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Thelma and Louise (Widescreen Edition)


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Product Details

  • Actors: Susan Sarandon, Geena Davis, Harvey Keitel, Michael Madsen, Christopher McDonald
  • Directors: Ridley Scott
  • Writers: Callie Khouri
  • Producers: Ridley Scott, Callie Khouri, Dean O'Brien, Mimi Polk Gitlin
  • Format: Anamorphic, Closed-captioned, Color, Dolby, Dubbed, Special Edition, Subtitled, Widescreen, NTSC
  • Language: English, French
  • Subtitles: English, Spanish, French, Portuguese
  • Dubbed: Spanish
  • Region: Region 1 (US and Canada This DVD will probably NOT be viewable in other countries. Read more about DVD formats.)
  • Aspect Ratio: 2.35:1
  • Number of discs: 1
  • MPAA Rating: R
  • Studio: Fox Video
  • Release Date: April 1 2003
  • Run Time: 129 minutes
  • Average Customer Review: 4.4 out of 5 stars  See all reviews (89 customer reviews)
  • ASIN: B00007BKVC
  • Amazon Bestsellers Rank: #33,137 in DVD (See Top 100 in DVD)

Product Description

Product Description

Directed by action master Ridley Scott (Hannibal, Gladiator, Black Hawk Down) from an Oscar(r)-winning* screenplay by Callie Khouri, Thelma & Louise is an "exhilarating" (The Washington Post), full-throttle adventure hailed as one of the best road movies of all time! Susan Sarandon and Geena Davis star as accidental outlaws on a desperate flight across the Southwest after a tragic incident at a roadside bar. With a determined detective (Harvey Keitel) on their trail, a sweet-talking hitchhiker (Brad Pitt) in their path and a string of crimes in their wake, their journey alternates between hilarious, high-speed thrill ride and empowering personal odyssey even as the law closes in. *1991: Original Screenplay

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Thelma & Louise is a feminist manifesto writ large on the big screen, a smart and funny gender reversal of the standard Hollywood buddy formula, a road movie extraordinaire, with characters who became instant cultural icons. No matter how you define it, Ridley Scott's 1991 box-office hit pinched a nerve and made the cover of national news magazines for tweaking gender politics like no movie before or since. Callie Khouri's screenplay overhauls the buddy formula with its story about two best friends (Susan Sarandon and Geena Davis) who embark on a liberating adventure that turns into an interstate police chase after a traumatic incident makes both women into fugitives; they are en route to a destiny they could never have imagined. The perfect casting of Sarandon and Davis makes Thelma & Louise a movie for the ages and Brad Pitt became an overnight star after his appearance as the con-artist cowboy who gives Davis a memorable (but costly) night in a roadside motel. --Jeff Shannon --This text refers to an out of print or unavailable edition of this title.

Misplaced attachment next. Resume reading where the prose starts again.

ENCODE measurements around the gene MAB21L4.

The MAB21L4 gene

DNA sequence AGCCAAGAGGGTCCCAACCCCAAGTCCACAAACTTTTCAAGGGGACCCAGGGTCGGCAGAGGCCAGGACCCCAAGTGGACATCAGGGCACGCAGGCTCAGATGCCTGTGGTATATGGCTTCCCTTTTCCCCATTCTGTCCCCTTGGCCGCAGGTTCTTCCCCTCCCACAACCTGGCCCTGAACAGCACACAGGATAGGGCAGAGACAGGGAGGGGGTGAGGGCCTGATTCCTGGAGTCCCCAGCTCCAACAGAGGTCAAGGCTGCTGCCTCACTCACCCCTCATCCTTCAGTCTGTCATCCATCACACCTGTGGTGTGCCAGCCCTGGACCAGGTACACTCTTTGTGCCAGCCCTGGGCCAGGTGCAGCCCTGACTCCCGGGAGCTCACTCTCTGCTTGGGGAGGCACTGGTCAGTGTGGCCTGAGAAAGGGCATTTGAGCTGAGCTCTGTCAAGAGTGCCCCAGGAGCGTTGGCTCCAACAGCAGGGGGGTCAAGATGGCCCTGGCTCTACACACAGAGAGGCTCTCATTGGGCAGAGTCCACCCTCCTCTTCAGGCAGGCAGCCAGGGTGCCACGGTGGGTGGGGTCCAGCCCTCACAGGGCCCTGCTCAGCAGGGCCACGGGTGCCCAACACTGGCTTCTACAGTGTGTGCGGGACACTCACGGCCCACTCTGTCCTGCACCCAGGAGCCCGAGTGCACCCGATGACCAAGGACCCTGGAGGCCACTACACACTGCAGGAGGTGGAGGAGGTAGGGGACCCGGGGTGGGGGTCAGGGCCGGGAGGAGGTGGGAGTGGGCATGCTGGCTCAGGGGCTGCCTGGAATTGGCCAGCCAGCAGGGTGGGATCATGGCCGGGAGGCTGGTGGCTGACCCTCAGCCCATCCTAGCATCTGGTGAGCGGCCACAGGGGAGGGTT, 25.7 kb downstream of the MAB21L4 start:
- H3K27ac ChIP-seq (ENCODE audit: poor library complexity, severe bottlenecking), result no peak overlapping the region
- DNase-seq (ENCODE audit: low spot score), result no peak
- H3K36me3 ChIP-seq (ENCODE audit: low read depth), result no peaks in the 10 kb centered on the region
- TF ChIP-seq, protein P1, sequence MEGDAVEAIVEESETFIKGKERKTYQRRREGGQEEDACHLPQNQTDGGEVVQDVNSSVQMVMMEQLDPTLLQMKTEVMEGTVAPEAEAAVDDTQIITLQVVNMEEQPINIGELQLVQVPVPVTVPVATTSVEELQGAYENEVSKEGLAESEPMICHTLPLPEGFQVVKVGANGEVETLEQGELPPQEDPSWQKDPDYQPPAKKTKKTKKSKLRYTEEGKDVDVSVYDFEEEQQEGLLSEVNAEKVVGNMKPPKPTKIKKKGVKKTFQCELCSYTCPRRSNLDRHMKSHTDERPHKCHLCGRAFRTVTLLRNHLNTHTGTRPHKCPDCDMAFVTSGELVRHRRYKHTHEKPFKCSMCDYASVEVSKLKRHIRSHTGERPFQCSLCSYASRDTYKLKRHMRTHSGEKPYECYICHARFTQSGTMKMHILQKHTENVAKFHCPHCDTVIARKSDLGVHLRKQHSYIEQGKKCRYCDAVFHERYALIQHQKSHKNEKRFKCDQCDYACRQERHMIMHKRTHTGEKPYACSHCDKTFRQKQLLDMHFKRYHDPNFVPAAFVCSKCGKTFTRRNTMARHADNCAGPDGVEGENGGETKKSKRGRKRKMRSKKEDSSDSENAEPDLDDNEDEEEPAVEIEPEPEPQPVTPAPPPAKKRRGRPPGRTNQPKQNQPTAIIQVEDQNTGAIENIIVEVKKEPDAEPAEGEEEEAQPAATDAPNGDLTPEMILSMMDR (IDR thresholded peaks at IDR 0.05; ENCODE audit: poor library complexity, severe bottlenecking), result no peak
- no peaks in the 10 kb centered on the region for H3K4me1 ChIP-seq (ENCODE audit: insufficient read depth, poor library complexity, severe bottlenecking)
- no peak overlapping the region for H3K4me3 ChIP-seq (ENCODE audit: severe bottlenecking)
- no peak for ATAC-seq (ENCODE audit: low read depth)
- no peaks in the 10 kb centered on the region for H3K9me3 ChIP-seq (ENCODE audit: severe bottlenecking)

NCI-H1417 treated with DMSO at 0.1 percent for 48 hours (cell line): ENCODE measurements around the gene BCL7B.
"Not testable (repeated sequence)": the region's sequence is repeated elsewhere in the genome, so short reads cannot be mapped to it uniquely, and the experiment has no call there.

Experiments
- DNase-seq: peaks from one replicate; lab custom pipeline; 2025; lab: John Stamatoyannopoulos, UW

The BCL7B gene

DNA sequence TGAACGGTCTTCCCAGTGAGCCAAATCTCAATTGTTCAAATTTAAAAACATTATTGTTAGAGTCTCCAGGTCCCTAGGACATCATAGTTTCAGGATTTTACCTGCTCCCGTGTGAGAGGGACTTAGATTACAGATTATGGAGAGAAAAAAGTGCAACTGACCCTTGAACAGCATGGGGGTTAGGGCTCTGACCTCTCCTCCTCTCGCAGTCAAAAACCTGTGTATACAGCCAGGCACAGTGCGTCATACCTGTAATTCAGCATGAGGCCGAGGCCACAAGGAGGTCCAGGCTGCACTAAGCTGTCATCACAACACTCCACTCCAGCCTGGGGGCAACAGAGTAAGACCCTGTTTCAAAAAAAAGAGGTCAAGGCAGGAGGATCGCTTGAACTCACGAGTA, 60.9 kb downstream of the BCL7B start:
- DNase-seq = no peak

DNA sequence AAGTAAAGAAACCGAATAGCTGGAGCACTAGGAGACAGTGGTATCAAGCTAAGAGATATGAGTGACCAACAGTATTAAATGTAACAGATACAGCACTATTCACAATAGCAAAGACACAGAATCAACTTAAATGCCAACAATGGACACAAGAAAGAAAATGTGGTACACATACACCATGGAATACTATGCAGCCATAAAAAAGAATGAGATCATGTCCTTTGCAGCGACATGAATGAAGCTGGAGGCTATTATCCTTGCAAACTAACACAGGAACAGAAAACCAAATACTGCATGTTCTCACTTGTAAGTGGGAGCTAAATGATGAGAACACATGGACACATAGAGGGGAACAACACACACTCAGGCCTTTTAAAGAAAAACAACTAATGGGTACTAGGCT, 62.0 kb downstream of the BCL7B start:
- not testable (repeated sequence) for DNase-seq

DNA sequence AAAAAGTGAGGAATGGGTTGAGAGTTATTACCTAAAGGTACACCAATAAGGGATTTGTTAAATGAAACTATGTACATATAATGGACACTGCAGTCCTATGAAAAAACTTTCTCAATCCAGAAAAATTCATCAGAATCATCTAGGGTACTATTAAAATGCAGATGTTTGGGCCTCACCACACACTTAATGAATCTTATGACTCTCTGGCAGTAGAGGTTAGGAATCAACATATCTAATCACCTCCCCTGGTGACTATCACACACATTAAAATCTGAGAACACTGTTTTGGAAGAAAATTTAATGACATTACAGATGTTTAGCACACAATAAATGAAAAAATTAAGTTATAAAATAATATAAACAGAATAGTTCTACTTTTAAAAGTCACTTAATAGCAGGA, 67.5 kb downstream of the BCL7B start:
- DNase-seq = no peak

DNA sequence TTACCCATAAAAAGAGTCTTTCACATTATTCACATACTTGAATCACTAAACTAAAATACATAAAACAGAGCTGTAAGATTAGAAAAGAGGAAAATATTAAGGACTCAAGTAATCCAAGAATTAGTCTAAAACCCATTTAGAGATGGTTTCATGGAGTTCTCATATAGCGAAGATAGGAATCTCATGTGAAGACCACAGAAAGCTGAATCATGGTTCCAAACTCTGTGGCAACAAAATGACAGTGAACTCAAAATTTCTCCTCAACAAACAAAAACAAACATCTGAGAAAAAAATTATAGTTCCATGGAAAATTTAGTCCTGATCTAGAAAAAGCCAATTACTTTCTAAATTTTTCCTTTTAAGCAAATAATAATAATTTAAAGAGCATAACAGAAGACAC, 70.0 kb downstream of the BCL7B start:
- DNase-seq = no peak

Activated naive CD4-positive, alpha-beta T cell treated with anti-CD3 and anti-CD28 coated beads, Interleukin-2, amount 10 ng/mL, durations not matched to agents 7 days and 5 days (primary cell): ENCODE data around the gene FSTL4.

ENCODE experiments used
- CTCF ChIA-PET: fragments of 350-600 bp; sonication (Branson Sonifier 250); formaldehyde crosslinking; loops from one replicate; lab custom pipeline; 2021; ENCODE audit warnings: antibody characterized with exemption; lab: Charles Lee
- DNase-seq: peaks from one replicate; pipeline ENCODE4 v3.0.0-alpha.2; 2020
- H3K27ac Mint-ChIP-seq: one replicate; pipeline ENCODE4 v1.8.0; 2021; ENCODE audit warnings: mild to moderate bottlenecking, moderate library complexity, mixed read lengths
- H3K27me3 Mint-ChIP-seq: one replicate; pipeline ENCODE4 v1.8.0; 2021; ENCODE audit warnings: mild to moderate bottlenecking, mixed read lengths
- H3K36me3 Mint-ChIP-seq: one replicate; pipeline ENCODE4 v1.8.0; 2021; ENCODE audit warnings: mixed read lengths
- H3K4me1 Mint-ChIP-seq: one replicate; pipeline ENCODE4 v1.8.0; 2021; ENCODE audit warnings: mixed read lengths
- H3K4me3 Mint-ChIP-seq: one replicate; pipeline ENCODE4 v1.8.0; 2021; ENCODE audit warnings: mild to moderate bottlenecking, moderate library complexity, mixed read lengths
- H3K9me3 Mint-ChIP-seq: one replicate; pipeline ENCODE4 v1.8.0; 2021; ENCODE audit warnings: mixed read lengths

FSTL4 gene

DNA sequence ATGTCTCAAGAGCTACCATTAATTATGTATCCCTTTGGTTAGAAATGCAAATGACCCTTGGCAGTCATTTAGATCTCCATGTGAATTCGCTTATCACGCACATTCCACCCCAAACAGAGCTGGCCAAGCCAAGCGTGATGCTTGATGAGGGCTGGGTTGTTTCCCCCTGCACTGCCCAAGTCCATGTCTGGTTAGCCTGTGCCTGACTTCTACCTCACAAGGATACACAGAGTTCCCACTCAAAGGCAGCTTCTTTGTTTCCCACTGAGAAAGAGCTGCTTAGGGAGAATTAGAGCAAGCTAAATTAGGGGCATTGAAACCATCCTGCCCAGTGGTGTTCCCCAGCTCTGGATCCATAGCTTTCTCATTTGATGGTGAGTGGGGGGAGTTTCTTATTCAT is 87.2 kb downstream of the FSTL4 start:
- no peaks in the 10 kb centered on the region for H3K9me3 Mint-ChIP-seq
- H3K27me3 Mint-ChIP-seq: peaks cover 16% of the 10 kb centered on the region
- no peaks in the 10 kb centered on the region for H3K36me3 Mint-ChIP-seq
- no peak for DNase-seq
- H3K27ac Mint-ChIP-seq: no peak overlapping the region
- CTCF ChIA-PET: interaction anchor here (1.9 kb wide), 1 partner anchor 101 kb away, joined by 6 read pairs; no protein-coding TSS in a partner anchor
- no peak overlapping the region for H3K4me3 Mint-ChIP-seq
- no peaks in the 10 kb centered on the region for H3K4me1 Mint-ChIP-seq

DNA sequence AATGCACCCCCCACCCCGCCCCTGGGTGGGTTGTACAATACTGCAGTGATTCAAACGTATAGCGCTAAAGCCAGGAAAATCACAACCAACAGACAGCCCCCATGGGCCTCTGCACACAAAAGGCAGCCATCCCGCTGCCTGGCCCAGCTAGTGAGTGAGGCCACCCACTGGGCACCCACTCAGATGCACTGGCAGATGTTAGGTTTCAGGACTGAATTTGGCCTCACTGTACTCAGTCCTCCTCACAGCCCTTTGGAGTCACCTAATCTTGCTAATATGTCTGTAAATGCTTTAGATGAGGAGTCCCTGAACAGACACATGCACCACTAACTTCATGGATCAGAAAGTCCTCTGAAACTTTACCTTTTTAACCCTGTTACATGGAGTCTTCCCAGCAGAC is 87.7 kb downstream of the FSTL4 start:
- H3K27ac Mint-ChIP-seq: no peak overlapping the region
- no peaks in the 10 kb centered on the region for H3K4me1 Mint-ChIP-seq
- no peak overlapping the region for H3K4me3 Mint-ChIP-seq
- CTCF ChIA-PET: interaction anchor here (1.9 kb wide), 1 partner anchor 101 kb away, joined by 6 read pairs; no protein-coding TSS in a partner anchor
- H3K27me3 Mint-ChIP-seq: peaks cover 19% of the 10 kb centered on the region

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Customer Reviews

4.4 out of 5 stars

Most helpful customer reviews

Format: DVD
"BOOM!!" Under fire from Thelma and Louise's guns, the tongue-wagging truck-driver's pride and joy (and extension of his manhood) goes up in flames. Incredulous, its owner stares at the spectacle and lets off a pitifully helpless and, in its helplessness, hilariously comical tirade against the two female outlaws; whose only reason not to shoot him, too, at this point is that it is so utterly more poignant to let him sit all alone by the road side in the vastness of the Southwest, robbed of all attributes of male potency and left to the pity of whoever is eventually going to pick him up and give him a ride back to civilization.

By the time of this incident, Thelma has mutated from a subdued and insecure housewife to a self-assured, fearless queen of the highway. ("Something has crossed over" in her, she tells Louise shortly before their final encounter with their truck-driving nemesis.) Louise in turn, who had taken the lead early on in their flight from the police, has overcome her intermittent bout of despair and is back to her old self, too. Now wanted not only for questioning in connection with the death of the rapist shot by Louise but also for armed robbery in another state, knowing that being questioned by the police will inevitably add a charge of murder for the incident which set off their run (and probably also knowing deep down inside that there is not going to be a happy ending to their weekend trip anyway), Thelma and Louise have stopped to care what is going to happen next. Thus emboldened, they make a last great run for it, which ultimately leads them to the vast, endlessly deep gorges of the Grand Canyon.